Too many drivers are in the dark with their lights, say the Institute of Advanced Motorists.
IAM director of standards, Mark Lewis, says there are simple rules for driving with the correct lights under different circumstances on the road and you shouldn’t rely on dashboard displays to tell you if they are faulty.
- Lots of cars now have dashboard warning lights to let you know of a bulb failure, however, you should still check your lights manually on a regular basis. If any bulbs need replacing, change them beforehand to reduce the risk of any road incidents taking place.
- Use your full beam lights only when you’re driving on an unlit road and where there is no vehicle in sight ahead of you. However, remember to switch back to your dipped headlights to avoid dazzling other road users, including pedestrians and cyclists.
- Dipped headlights can be used during any time of the day and should be switched on in poor weather conditions. Don’t rely on daytime running lights as the rear lights will not switch on with them – they are not sufficient in reduced visibility conditions.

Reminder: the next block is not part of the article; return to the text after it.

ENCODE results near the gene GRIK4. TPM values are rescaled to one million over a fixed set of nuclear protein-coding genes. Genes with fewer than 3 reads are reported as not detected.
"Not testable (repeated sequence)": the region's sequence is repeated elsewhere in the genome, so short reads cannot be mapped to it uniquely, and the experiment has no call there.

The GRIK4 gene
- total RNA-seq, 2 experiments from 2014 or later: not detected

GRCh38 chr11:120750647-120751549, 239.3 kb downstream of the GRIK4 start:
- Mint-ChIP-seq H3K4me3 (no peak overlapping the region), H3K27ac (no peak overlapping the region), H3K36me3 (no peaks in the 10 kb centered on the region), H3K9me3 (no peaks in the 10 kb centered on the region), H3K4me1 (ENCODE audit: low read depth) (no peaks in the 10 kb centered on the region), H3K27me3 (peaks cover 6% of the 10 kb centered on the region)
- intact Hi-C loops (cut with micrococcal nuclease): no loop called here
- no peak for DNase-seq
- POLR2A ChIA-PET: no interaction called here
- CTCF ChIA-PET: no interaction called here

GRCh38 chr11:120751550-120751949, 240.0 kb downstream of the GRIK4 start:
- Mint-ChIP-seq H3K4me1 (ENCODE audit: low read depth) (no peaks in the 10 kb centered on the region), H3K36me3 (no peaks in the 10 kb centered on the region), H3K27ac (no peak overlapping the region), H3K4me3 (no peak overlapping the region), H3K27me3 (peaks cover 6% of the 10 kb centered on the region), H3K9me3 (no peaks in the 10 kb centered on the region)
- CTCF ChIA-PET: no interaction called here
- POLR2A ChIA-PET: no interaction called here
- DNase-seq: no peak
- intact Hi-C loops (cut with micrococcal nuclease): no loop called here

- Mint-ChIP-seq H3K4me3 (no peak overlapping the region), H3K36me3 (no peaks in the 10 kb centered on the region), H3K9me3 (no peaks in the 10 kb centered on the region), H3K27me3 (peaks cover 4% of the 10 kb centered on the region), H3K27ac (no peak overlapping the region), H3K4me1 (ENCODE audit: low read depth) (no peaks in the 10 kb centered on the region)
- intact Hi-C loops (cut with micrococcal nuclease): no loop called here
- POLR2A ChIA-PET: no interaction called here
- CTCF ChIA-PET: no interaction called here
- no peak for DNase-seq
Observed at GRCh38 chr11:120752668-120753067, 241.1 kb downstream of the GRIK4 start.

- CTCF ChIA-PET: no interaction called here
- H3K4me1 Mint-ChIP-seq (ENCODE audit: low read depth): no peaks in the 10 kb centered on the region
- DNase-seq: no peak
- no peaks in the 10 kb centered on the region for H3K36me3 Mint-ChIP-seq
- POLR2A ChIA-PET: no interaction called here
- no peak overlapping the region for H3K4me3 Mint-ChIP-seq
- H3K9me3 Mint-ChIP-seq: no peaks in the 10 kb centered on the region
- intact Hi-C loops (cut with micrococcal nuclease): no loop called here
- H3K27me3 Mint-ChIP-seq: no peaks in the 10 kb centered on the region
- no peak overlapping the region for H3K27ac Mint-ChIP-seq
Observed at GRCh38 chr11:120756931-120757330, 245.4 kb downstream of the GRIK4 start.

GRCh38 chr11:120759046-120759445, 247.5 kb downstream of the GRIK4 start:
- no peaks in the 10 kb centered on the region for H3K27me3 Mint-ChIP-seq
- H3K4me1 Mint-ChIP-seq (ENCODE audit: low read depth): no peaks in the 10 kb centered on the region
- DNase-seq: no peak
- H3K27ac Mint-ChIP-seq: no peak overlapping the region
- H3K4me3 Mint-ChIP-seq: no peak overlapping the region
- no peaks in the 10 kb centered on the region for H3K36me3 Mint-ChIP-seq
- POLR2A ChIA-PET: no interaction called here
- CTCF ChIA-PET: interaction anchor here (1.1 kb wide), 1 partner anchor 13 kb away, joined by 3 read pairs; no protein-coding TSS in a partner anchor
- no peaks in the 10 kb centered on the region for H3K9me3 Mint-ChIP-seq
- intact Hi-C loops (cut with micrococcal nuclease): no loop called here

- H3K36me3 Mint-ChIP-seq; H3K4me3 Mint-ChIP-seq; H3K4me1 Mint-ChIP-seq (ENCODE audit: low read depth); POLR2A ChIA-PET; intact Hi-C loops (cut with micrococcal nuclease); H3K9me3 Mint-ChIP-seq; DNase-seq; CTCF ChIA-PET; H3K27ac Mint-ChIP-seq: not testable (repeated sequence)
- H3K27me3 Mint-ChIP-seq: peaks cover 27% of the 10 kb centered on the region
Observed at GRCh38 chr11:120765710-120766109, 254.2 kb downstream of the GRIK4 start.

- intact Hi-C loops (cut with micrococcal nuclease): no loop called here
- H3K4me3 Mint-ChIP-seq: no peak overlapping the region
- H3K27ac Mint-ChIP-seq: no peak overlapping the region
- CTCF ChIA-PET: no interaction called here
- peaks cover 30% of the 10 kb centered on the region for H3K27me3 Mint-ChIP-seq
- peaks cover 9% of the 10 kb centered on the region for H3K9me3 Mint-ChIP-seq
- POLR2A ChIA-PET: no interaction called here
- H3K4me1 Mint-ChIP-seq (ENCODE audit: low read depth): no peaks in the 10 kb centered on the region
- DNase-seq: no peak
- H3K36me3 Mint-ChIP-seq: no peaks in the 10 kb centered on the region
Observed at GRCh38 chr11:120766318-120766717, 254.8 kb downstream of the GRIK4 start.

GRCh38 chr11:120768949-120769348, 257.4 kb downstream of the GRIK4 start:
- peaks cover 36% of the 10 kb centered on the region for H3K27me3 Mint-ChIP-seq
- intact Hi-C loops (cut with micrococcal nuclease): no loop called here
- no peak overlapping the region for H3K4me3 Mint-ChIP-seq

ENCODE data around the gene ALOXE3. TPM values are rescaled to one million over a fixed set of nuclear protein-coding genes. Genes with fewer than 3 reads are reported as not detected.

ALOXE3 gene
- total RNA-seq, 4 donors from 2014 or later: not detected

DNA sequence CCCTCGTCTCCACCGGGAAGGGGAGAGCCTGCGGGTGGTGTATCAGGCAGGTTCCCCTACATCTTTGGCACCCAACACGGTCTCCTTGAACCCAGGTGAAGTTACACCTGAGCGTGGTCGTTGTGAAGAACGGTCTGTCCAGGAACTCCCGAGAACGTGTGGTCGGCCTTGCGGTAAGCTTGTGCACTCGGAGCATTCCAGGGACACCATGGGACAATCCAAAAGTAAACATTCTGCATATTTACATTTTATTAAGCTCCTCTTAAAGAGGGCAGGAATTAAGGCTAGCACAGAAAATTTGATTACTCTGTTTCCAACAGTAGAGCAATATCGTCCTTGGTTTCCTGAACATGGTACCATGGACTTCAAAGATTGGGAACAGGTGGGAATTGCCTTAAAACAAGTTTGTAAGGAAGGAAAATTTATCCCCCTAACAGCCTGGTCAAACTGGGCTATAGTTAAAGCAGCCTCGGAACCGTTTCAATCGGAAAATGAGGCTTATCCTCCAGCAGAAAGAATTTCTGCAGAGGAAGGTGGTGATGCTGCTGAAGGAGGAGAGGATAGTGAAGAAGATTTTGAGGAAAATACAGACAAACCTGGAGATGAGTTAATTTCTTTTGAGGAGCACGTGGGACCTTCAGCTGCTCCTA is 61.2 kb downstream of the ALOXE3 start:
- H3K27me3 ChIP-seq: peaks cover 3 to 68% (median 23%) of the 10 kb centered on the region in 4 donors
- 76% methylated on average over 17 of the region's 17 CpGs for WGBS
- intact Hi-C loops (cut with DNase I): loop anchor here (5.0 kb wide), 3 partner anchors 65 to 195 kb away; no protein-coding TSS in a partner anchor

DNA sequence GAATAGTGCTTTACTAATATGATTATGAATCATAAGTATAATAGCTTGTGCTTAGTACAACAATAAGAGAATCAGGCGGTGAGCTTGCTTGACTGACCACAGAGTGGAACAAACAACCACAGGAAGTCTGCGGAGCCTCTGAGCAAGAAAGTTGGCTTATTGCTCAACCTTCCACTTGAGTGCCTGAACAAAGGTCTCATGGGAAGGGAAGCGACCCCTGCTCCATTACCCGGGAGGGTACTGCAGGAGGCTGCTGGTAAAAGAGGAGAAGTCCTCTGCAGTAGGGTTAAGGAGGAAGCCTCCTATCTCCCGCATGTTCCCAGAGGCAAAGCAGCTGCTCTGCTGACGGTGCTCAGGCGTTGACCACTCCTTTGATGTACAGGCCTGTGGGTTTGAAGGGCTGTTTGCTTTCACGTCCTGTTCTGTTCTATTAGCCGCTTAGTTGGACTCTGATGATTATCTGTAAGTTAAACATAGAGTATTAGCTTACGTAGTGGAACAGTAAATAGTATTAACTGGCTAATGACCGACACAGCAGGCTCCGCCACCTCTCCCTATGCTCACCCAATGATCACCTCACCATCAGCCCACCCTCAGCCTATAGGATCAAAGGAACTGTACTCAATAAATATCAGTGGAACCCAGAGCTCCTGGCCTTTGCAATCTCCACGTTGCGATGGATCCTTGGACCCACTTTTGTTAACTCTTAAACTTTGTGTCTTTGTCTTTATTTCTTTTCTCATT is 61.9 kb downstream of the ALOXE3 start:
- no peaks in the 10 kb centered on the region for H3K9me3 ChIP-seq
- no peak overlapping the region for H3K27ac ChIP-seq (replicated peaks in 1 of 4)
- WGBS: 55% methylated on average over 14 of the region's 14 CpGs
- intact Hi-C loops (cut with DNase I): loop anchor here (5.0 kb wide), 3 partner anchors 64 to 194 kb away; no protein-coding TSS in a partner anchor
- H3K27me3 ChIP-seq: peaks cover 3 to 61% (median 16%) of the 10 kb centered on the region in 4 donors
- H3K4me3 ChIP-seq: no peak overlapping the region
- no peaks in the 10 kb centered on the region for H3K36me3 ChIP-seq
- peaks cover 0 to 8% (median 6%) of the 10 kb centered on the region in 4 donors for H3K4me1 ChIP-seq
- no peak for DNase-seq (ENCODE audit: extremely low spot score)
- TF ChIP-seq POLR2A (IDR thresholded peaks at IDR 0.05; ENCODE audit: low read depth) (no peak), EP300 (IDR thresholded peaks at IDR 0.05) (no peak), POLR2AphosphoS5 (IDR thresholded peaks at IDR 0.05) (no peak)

- If you cannot see beyond 100 metres when it’s misty switch on your fog lights. It’s illegal to drive with fog lights on in clear visibility so don’t forget to turn them off.
- Hazard warning lights may be used when your vehicle is stationary to warn that it is temporarily obstructing traffic. However, don’t use them while you’re driving or being towed unless you are on a motorway or unrestricted dual carriageway and you need to warn drivers behind you of a hazard.
Mark said: ‘It is so important to make sure you can see and be seen at all times, so keep all lights working correctly and use them when you need to’.
Road Safety Wales is reminding pedestrians, runners and cyclists that being easily seen by drivers is especially important at this time of year.
Although the UK has one of the best road safety records in the world, 249 pedestrians and 138 cyclists were killed or seriously injured on Welsh roads in 2014. Everyone needs to play their part in keeping themselves and others safe. With the fashion for black and dark clothes, it can be difficult to buy a coat that is light in colour, but simple things such as carrying a white carrier bag could make all the difference to your visibility. If you prefer your safety equipment a little more high tech then it is possible to buy flashing light armbands, bag accessories and children’s shoes.